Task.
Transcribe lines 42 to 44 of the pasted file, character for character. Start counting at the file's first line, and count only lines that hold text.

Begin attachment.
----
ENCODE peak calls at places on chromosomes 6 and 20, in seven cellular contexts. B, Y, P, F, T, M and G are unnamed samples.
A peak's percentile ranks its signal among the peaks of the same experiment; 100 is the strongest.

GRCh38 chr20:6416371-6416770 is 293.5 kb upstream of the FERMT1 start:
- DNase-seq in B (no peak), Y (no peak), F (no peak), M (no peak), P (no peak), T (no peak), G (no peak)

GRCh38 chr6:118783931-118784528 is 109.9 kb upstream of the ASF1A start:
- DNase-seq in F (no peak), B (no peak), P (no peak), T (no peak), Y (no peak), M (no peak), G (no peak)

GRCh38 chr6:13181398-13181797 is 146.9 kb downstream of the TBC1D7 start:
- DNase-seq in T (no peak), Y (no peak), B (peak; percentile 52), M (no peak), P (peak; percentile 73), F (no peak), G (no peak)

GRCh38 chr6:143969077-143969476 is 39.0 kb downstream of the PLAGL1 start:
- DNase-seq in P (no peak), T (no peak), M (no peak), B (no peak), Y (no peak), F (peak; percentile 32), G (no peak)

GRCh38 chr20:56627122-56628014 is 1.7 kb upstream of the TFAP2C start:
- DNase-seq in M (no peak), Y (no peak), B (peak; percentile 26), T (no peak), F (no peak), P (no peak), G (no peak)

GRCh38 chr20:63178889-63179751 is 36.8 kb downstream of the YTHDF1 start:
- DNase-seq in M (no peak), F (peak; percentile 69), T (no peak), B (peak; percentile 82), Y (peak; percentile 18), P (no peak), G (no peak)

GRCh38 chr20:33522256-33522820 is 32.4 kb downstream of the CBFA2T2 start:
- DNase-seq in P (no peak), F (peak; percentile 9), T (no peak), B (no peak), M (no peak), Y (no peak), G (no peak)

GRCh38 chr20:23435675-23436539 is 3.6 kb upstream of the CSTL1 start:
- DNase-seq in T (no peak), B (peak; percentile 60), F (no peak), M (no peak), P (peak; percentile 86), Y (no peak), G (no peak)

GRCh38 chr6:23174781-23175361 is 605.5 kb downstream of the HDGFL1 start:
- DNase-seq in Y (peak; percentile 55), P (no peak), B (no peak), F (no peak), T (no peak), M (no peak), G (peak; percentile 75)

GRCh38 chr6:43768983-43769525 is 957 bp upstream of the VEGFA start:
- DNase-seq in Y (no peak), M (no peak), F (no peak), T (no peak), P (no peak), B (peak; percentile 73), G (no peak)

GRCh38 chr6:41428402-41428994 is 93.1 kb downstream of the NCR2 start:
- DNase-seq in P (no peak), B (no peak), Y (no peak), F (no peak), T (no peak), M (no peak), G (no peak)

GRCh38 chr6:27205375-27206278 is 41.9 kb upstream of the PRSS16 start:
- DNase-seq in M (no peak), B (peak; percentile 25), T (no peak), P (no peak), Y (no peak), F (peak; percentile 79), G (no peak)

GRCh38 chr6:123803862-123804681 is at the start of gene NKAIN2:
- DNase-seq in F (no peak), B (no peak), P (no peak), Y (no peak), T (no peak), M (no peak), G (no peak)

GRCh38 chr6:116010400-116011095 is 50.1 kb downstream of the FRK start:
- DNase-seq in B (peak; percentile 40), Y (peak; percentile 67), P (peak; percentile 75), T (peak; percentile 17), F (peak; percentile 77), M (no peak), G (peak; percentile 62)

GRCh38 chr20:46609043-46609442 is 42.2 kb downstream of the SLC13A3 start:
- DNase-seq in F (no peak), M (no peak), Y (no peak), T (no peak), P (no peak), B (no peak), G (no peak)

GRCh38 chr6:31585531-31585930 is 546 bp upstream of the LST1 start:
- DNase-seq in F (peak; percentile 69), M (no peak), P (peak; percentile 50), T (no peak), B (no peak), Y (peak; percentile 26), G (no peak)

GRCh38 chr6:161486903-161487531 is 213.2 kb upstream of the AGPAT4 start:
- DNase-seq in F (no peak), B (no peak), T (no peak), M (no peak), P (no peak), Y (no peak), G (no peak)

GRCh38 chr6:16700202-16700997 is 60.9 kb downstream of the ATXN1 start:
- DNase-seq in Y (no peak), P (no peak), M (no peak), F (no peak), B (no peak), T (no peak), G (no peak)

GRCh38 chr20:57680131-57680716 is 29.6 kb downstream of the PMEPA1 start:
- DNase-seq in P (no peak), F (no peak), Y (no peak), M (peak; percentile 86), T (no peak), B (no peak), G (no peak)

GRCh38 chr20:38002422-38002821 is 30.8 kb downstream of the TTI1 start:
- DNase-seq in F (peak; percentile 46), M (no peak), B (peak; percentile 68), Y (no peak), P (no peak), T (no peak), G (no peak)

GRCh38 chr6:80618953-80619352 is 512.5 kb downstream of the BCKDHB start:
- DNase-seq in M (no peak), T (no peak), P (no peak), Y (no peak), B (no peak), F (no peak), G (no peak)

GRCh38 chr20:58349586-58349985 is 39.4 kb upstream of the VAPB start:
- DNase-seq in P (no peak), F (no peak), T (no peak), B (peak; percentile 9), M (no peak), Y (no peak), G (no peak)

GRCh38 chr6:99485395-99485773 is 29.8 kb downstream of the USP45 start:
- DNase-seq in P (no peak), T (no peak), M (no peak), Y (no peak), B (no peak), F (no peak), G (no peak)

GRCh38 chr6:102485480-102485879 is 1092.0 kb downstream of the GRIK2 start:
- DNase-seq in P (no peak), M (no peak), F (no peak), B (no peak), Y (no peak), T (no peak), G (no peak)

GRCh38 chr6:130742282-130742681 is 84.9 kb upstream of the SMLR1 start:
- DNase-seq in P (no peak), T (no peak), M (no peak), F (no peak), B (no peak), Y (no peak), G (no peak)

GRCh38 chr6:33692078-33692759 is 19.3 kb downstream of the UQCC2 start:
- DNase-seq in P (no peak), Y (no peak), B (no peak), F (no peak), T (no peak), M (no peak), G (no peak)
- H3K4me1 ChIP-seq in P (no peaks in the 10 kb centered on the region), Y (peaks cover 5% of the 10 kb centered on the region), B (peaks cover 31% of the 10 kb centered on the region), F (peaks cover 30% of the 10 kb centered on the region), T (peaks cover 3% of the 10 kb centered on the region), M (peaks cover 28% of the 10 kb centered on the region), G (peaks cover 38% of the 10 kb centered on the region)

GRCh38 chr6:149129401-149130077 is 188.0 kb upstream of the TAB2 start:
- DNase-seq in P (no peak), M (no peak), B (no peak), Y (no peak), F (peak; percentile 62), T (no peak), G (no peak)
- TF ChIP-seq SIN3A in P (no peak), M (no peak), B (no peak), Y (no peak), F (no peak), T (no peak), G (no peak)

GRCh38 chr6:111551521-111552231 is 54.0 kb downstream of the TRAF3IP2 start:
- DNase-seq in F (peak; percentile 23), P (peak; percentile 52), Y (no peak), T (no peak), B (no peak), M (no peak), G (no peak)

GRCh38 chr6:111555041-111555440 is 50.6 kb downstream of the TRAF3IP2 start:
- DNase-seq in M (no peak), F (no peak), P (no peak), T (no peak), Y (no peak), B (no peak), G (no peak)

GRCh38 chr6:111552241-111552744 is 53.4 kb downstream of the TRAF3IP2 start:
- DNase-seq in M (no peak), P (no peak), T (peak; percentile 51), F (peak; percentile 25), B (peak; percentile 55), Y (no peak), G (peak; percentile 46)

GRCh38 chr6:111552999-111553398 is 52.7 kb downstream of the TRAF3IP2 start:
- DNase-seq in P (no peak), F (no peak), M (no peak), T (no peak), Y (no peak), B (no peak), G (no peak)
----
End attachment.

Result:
- DNase-seq in F (peak; percentile 46), M (no peak), B (peak; percentile 68), Y (no peak), P (no peak), T (no peak), G (no peak)

GRCh38 chr6:80618953-80619352 is 512.5 kb downstream of the BCKDHB start:
- DNase-seq in M (no peak), T (no peak), P (no peak), Y (no peak), B (no peak), F (no peak), G (no peak)